Lockdown Economy Australia in Property Investment with Uwe Jacobs
The interview was transcribed and adapted into an article by Tapasya Das
Lockdown Economy: Interviews by think tank AlterContacts.org with real entrepreneurs sharing insights, challenges and successes during the COVID19 global pandemic to inspire, motivate and encourage other entrepreneurs around the world.
In this interview, we meet Uwe Jacobs, property investment strategist and founding director of Property Friends, located in Melbourne Australia. Uwe spoke about how he counters falling levels of confidence in investing during the lockdown by organising webinars for clients. He enlisted the help of experts in the property industry to create a framework of knowledge to help clients and the wider community overcome the shock of the lockdown economy and understand the sudden changes in legislation. By surrounding his team with experts, Uwe was able to collect all the knowledge necessary to guide his company through the challenging lockdown months and out of the other side. He is now looking to help increase confidence in investments in the coming months as Australia recovers from the pandemic, and is using new forms of online marketing to increase the visibility of Property Friends in across Australia.
Tell us a little bit more about “Property Friends” and what you do as a business.
Uwe: In essence, we provide solutions to people that aspire to financial independence. Some people are looking for choices in retirement and some people are wanting to leave a legacy. So we tackle property investment from the other end, from the “What do we want to achieve” end. And it’s not like 85%-95% of the industry that tackles it from “What have I got to sell?” End.
How long have you been doing that?
Uwe: Only 18 years and loving every minute of it! I’ve got a corporate background of 25 years. I used to do big industrial projects, power stations, trains and trams, and that sort of thing on the commercial side. And that kept me in good stead for the contractual and project management expertise that I’m needing in my business.
Do you have many employees with you at “Property Friends”?
Uwe: Now after having spent these 25 years in corporate and having led up to forty-five people, which was mayhem and craziness, I’m very grateful to run a small company. And we can scale the business up and down pretty much to our liking. My wife and I like travelling. So to answer your question, there is one employee and one “…..”. And that’s just the way I like it.
That makes a nice change from the chaos of many employees like you said.
Uwe: I’ve only got to look after myself and that’s hard enough.
How many clients do you usually have with “Property Friends”?
Uwe: That pretty much depends on what we want to do in a year. Typically we do 30 to 50 deals per year. We typically do wholesale buying, so that everybody gets a bigger bang for the buck. So we do sets of 5 or 10. But I won’t compromise quality for quantity. And it depends on what the economy is doing, how much demand I’ve got. But ultimately it gets back to where do I see the best deals. And sometimes there’s more and sometimes there’s less. So we are quite flexible in that regard.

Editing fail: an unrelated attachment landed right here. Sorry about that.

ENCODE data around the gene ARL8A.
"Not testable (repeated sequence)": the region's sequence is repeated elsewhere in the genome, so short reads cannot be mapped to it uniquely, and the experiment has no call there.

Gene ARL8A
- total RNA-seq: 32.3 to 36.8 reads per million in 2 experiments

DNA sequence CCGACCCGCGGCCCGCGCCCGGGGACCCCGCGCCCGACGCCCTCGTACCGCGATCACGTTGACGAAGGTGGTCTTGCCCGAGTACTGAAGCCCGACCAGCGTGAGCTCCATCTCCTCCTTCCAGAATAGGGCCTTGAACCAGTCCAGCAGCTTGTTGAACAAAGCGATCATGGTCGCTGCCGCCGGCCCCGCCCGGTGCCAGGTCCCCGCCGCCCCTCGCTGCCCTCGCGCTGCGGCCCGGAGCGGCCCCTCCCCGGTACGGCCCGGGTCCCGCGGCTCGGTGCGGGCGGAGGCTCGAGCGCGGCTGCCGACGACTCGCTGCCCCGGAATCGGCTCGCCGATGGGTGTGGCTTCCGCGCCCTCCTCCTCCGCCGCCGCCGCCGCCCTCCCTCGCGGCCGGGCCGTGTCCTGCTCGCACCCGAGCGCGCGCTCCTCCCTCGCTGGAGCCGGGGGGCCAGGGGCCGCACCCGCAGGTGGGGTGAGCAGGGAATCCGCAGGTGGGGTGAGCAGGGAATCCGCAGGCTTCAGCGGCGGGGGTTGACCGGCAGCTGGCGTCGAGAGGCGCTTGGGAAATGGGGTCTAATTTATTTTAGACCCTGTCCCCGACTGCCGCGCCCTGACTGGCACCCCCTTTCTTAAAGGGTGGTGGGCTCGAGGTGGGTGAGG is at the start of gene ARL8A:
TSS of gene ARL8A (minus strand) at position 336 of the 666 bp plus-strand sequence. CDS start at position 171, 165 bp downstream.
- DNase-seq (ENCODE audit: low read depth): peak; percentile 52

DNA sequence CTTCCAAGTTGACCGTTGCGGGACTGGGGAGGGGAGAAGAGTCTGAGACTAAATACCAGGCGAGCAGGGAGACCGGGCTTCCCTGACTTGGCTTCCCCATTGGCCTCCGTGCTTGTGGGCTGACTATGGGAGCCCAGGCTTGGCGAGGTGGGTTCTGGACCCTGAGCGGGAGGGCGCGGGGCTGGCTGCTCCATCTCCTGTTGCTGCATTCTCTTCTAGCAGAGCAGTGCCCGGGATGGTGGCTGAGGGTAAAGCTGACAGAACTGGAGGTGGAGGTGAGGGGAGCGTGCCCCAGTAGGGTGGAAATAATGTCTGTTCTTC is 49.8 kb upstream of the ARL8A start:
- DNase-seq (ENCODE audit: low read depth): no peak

So tell us, when the lockdown hit in Australia, in Melbourne. Obviously, you work with a small team. So I guess you didn’t quite have the problems that many people had. Like the one of having to deal with employees during this period, whether to keep them or not. But it sounds like your business is really based on close communication. And I guess that was affected. So tell us what did you do during this period to change the way you work and stimulate your business?
Uwe: Well, for starters, our business is set up to be location independent. We operate over all of Australia and generally I travel every six weeks to somewhere for a week. So I’m used to operating through computers or the internet. And that held us in very good stead. To answer your question, the first thing that we did was to help our clients and help the wider community in the property investment arena to overcome the shell shock. So we immediately put on webinars on themes like — what is the impact, what is the legislative impact, what can we do to pivot, what other things to look out for and just created a framework for information flow. So from a business point of view that worked really well because we became the hub for getting clarity of options and possibilities. I don’t know what it was like in Europe, but here in Australia, especially in the first three-four weeks, there was a lot of confusion. It was also with regard to legislation, government support, financial support and business issues that needed to be taken care of and to be known about. So we built a panel of experts and we had weekly webinars.
So tell us a bit more about the content of these webinars. How exactly did you run them?
Uwe: That was very much in a collaborative approach. We have a statement that we live by. That is “It is hard to soar like an eagle when you are surrounded by turkeys”. Accordingly, we have got a great team of advisors around us, all at arm’s length, all non-financial ties. We don’t get anything out of it but the whole idea about our business is to operate as a team. The leverage as a team is great. So if I can surround our team with specialists with experts, then that’s a great synergy that can only propel us forward. So I invited the legal expert, the legal eagle, I had a rental manager, a local property agent, an insurance expert and a mortgage broker. I have a financial planner now with me as a property strategist that pretty much-covered everything. And whatever we didn’t know, we took on notice, ran through five to ten minutes each of our subject matters and then opened it up for question. We just took a panel round of questions and that kept it really interactive and really alive. The feedback was tremendous.
So you collected knowledge, I guess, and you were able to share that with people who really needed it in this time. That sounds great. Is this something that you are continuing to do now or was that just for a few months or so during the lockdown?